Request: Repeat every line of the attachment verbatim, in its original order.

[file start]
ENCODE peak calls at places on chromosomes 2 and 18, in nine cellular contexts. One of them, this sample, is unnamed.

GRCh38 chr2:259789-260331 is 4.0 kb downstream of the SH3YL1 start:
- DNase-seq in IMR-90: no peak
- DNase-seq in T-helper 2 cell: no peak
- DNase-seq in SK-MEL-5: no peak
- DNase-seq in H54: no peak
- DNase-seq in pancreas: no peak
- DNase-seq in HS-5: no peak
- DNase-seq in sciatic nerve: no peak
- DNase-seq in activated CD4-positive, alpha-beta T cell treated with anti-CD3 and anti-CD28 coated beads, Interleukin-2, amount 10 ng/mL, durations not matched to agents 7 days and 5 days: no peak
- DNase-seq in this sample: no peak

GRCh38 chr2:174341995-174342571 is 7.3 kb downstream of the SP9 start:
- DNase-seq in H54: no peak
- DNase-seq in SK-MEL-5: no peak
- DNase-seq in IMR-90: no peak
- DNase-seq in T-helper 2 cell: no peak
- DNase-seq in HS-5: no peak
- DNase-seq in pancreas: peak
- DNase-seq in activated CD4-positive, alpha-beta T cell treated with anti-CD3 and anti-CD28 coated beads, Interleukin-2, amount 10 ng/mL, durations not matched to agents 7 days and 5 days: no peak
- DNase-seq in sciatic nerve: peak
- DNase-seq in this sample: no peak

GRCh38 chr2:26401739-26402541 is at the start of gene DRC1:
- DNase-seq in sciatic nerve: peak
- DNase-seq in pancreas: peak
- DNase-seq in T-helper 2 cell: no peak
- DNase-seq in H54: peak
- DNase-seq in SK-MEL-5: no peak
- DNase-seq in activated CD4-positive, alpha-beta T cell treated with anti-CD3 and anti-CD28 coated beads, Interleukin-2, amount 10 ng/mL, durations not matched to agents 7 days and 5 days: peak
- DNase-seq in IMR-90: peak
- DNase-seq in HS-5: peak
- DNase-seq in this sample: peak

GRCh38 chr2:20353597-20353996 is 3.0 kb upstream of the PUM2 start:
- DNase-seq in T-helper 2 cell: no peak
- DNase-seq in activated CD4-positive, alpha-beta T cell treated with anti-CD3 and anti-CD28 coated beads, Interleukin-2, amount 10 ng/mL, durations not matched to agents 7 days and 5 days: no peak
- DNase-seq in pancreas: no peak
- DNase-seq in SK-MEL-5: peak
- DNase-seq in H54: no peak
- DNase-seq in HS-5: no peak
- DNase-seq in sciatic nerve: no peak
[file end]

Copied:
ENCODE peak calls at places on chromosomes 2 and 18, in nine cellular contexts. One of them, this sample, is unnamed.

GRCh38 chr2:259789-260331 is 4.0 kb downstream of the SH3YL1 start:
- DNase-seq in IMR-90: no peak
- DNase-seq in T-helper 2 cell: no peak
- DNase-seq in SK-MEL-5: no peak
- DNase-seq in H54: no peak
- DNase-seq in pancreas: no peak
- DNase-seq in HS-5: no peak
- DNase-seq in sciatic nerve: no peak
- DNase-seq in activated CD4-positive, alpha-beta T cell treated with anti-CD3 and anti-CD28 coated beads, Interleukin-2, amount 10 ng/mL, durations not matched to agents 7 days and 5 days: no peak
- DNase-seq in this sample: no peak

GRCh38 chr2:174341995-174342571 is 7.3 kb downstream of the SP9 start:
- DNase-seq in H54: no peak
- DNase-seq in SK-MEL-5: no peak
- DNase-seq in IMR-90: no peak
- DNase-seq in T-helper 2 cell: no peak
- DNase-seq in HS-5: no peak
- DNase-seq in pancreas: peak
- DNase-seq in activated CD4-positive, alpha-beta T cell treated with anti-CD3 and anti-CD28 coated beads, Interleukin-2, amount 10 ng/mL, durations not matched to agents 7 days and 5 days: no peak
- DNase-seq in sciatic nerve: peak
- DNase-seq in this sample: no peak

GRCh38 chr2:26401739-26402541 is at the start of gene DRC1:
- DNase-seq in sciatic nerve: peak
- DNase-seq in pancreas: peak
- DNase-seq in T-helper 2 cell: no peak
- DNase-seq in H54: peak
- DNase-seq in SK-MEL-5: no peak
- DNase-seq in activated CD4-positive, alpha-beta T cell treated with anti-CD3 and anti-CD28 coated beads, Interleukin-2, amount 10 ng/mL, durations not matched to agents 7 days and 5 days: peak
- DNase-seq in IMR-90: peak
- DNase-seq in HS-5: peak
- DNase-seq in this sample: peak

GRCh38 chr2:20353597-20353996 is 3.0 kb upstream of the PUM2 start:
- DNase-seq in T-helper 2 cell: no peak
- DNase-seq in activated CD4-positive, alpha-beta T cell treated with anti-CD3 and anti-CD28 coated beads, Interleukin-2, amount 10 ng/mL, durations not matched to agents 7 days and 5 days: no peak
- DNase-seq in pancreas: no peak
- DNase-seq in SK-MEL-5: peak
- DNase-seq in H54: no peak
- DNase-seq in HS-5: no peak
- DNase-seq in sciatic nerve: no peak